Johnson ready to keep talking the talk

Mitchell Johnson is prepared to keep on unleashing a few verbal bouncers as well as some physical ones if it helps maintain his Ashes revival.

updated: August 11, 2009 06:33 IST
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Australia fast bowler Mitchell Johnson is prepared to keep on unleashing a few verbal bouncers as well as some physical ones if it helps maintain his Ashes revival.

Left-arm quick Johnson arrived in England with a stellar reputation after playing a key role in Australia's victorious tour of South Africa this year.

But he struggled to live up to the hype and suffered the embarrassment of barely being able to land the ball on the cut strip at times during England's second Test victory at Lord's.

However, his return of five wickets for 69 runs helped Australia win the fourth Test at Headingley here on Sunday as they thrashed England by an innings and 80 runs inside three days to level the Ashes at 1-1 ahead of next week's series finale at the Oval.

There were times in this series when Johnson, who on Monday candidly admitted to mental fragility, looked anything but an aggressive fast bowler.

But at Headingley several bouts of "sledging" with England all-rounder Stuart Broad and tailender James Anderson geed him up.

It is not something that comes easily to the mild-mannered Johnson but the 27-year-old, speaking to reporters at Australia's hotel, said he would stick with it.

"It did help me get up, puff the chest out a bit. I don't normally say too much. Maybe it was a bit of a surprise to those guys for me to say something. It felt good to do it and I'll continue to do it."

Reflecting on his early struggles this tour, Johnson added: "It was more of a mental thing for me. Definitely, the head dropped the first few Tests and I was not getting in the contest.

"At Lord's, I didn't really know where they were going to be honest.

"And copping it from an English crowd, I probably didn't know how to deal with it at the time. It's probably the most I've copped.

"I've definitely learnt from that," Johnson, who now has 16 wickets this series, four more than any England bowler, said.

When bowling coach Troy Cooley, a member of England's backroom staff during their victorious 2005 Ashes series win, returned home to perform a similar role with Ricky Ponting's attack it was seen as a coup for Australia.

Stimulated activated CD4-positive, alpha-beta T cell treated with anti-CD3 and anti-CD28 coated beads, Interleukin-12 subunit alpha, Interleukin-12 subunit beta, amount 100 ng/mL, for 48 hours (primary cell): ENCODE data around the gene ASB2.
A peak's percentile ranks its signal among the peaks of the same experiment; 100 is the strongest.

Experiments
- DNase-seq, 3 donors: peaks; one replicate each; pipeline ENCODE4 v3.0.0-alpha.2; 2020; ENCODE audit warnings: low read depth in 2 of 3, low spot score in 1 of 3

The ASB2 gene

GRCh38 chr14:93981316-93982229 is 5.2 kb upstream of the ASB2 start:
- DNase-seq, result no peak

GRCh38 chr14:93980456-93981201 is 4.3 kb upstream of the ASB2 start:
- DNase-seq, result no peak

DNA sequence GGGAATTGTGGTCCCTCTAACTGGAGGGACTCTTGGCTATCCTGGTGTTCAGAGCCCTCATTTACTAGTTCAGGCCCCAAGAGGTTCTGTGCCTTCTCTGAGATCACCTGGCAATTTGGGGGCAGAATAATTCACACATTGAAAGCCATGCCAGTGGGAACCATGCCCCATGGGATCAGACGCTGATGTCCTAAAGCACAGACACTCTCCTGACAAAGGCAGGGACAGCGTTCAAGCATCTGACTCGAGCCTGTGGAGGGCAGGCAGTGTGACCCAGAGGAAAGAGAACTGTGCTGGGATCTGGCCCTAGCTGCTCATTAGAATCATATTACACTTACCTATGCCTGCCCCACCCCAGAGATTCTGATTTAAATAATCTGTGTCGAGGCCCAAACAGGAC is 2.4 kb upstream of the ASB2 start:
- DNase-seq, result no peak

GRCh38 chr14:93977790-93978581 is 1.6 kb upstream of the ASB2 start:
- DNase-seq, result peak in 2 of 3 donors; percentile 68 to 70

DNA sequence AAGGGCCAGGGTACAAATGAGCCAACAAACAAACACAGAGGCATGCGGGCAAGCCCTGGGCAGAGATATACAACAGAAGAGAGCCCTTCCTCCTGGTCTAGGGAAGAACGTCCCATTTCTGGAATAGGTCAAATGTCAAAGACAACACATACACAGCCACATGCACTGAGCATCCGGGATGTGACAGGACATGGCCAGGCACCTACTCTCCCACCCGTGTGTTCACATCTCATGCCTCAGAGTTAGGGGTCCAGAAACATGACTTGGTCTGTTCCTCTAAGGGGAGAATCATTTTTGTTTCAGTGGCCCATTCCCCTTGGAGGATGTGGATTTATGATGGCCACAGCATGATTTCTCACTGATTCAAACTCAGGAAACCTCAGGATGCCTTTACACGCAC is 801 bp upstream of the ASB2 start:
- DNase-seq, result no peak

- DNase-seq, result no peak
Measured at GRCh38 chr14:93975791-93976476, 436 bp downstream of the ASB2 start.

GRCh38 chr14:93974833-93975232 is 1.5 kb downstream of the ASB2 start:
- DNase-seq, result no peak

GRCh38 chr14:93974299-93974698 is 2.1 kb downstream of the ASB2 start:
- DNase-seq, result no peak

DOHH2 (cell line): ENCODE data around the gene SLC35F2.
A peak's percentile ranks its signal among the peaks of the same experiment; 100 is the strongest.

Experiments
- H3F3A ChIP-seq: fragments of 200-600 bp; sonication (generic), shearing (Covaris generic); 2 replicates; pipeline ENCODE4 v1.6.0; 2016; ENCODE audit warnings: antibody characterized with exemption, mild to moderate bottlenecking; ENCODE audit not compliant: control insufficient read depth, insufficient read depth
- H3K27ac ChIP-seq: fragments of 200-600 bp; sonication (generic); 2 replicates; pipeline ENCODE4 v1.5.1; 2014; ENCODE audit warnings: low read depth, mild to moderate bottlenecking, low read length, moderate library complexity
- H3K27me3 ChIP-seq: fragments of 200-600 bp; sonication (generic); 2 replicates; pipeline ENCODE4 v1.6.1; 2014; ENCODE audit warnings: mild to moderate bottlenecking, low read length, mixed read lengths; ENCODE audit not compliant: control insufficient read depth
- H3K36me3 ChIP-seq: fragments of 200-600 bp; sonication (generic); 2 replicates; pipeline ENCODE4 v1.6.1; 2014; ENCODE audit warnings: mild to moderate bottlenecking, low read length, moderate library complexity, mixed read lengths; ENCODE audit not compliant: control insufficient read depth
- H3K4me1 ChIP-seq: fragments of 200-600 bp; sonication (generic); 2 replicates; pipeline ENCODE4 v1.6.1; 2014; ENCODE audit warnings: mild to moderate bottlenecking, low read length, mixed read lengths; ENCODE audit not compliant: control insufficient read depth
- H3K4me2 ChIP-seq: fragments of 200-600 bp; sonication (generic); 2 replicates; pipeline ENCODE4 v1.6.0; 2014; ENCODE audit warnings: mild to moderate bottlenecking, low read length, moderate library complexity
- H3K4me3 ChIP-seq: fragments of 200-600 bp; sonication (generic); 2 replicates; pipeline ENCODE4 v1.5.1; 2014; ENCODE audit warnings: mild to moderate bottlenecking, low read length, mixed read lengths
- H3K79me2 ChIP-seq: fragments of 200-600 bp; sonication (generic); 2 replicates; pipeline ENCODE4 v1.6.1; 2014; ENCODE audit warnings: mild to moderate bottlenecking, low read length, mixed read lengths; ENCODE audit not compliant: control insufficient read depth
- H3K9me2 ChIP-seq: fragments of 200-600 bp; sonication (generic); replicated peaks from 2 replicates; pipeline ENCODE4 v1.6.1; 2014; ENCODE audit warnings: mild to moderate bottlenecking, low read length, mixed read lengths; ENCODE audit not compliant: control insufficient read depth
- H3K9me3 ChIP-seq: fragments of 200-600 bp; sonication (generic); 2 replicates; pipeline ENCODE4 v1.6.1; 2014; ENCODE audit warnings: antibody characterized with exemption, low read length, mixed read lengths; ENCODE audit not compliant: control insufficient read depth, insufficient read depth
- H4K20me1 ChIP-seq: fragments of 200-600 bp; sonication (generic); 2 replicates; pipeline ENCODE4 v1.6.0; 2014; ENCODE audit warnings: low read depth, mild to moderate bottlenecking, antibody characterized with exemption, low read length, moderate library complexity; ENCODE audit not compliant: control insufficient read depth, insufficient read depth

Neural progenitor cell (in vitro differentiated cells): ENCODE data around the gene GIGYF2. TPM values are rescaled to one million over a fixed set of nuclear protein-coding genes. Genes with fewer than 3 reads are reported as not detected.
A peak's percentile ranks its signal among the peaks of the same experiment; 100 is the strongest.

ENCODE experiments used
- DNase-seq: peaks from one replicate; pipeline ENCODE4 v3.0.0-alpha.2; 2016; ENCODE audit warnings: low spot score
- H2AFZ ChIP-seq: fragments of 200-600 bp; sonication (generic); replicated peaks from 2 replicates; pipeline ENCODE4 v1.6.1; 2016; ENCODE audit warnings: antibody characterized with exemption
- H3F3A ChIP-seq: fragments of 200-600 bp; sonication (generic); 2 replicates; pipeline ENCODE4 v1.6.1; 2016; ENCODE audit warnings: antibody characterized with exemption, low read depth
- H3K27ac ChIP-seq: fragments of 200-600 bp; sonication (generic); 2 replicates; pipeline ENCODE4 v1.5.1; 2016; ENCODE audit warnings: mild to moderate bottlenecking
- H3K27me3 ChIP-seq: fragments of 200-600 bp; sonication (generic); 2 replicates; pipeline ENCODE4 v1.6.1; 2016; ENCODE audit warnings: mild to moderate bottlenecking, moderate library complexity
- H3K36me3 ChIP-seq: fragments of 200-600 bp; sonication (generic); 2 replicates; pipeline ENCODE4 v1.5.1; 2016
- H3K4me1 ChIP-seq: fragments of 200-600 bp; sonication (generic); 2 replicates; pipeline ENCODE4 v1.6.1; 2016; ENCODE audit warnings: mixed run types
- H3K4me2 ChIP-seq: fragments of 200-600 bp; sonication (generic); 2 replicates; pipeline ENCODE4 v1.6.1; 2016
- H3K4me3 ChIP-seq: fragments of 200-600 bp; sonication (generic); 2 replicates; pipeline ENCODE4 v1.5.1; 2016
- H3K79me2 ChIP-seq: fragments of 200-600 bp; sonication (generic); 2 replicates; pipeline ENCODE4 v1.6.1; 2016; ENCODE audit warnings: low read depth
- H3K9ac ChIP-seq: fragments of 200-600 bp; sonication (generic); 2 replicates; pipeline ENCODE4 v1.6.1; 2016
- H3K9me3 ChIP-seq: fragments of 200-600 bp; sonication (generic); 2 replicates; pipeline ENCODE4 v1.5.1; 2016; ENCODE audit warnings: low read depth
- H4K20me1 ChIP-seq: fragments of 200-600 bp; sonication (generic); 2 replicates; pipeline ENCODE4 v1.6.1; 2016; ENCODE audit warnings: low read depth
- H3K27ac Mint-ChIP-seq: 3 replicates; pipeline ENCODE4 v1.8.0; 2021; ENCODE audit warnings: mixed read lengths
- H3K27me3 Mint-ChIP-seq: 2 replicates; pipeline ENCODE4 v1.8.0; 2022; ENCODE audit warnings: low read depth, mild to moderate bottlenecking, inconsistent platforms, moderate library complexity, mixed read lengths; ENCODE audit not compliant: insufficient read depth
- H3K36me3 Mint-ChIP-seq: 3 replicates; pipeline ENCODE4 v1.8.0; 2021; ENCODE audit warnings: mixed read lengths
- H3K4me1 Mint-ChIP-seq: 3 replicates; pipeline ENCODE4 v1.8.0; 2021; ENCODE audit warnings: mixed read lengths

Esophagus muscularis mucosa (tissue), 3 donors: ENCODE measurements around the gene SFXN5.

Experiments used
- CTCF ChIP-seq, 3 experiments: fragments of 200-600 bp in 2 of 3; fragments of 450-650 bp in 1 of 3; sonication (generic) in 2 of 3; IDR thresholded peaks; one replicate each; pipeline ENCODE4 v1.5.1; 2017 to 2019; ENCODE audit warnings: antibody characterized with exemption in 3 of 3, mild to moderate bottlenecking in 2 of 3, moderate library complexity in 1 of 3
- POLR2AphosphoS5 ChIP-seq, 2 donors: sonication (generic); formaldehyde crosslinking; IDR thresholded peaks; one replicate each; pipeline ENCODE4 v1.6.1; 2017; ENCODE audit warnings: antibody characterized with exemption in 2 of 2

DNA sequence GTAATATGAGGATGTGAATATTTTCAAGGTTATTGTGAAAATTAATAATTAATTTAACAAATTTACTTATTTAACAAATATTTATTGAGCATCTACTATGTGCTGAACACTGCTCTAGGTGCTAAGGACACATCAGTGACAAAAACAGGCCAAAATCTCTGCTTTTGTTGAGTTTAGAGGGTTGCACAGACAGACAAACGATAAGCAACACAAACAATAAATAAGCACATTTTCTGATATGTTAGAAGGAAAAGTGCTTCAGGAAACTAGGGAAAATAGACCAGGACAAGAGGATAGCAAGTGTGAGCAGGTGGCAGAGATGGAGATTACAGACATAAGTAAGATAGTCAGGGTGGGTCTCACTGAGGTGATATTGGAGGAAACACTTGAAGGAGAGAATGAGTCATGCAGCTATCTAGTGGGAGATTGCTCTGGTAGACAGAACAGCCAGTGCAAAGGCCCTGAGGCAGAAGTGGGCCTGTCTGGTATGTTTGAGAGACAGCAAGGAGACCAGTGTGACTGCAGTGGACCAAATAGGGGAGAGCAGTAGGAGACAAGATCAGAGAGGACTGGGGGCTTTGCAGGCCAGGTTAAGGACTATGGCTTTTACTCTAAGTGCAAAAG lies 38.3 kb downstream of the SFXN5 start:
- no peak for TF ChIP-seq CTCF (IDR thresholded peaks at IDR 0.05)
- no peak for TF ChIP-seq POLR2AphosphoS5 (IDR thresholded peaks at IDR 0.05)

But Johnson, while thanking Cooley for his support, said it was advice from Australia vice-captain Michael Clarke which helped banish his technical blues and led to an improved display in the drawn third Test at Edgbaston.

"During that Lord's Test, I can remember pretty clearly I was thinking about wrist position, front-arm pull down, I was thinking about running in, everything I could," Johnson recalled.

"Edgbaston was totally different. I just ran in, didn't worry about it.

"Michael Clarke said to me in the practice game (against Northamptonshire) 'just run in and bowl fast mate, that's what you do best'.

"That's what I've been trying to do, run in, hit my areas and not worry about technical stuff on the field. That's for the nets."

Before the third Test, former Australia captain Allan Border called for Johnson to be dropped and the bowler admitted he had feared being left out.

"It was in the back of my mind, obviously. You are not going well and that was one of the things that probably popped up into my mind as well."

But Australia captain Ricky Ponting persevered with the paceman albeit in a new role of first, or sometimes even second, change.

"I was trying to swing the new ball and it probably didn't swing that much for both sides apart from this Test," Johnson said. "So I definitely felt a lot of pressure there trying to swing the ball and get it a little bit fuller.

"I'm generally someone who likes to dig it in there a bit more , hit back of a length, somewhere around there.

"Getting first-change has probably helped me a lot."

Johnson has also had to deal with the fall-out from a public spat between his mother and his fiancee.

"I haven't been in this situation before," he admitted. "But personal things like that don't affect me when I go out on the pitch. Once I step out on that field, it's all dead and buried."

That certainly seemed to be the case at Headingley where Johnson's maiden five-wicket Ashes haul ended the match when he bowled Graham Onions.

"It's good to bowl the ball where you want it," Johnson said. "I definitely have a lot more confidence and am just enjoying it a lot more now."

Headingley also saw Australia recall Stuart Clark, a more accurate if less hostile pace bowler than Johnson or Peter Siddle.

"Me and Peter Siddle bowl very similarly in some ways...I guess having Stuart Clark there, it does complement our bowling.

"It's good to have someone who can just put in on the spot for you."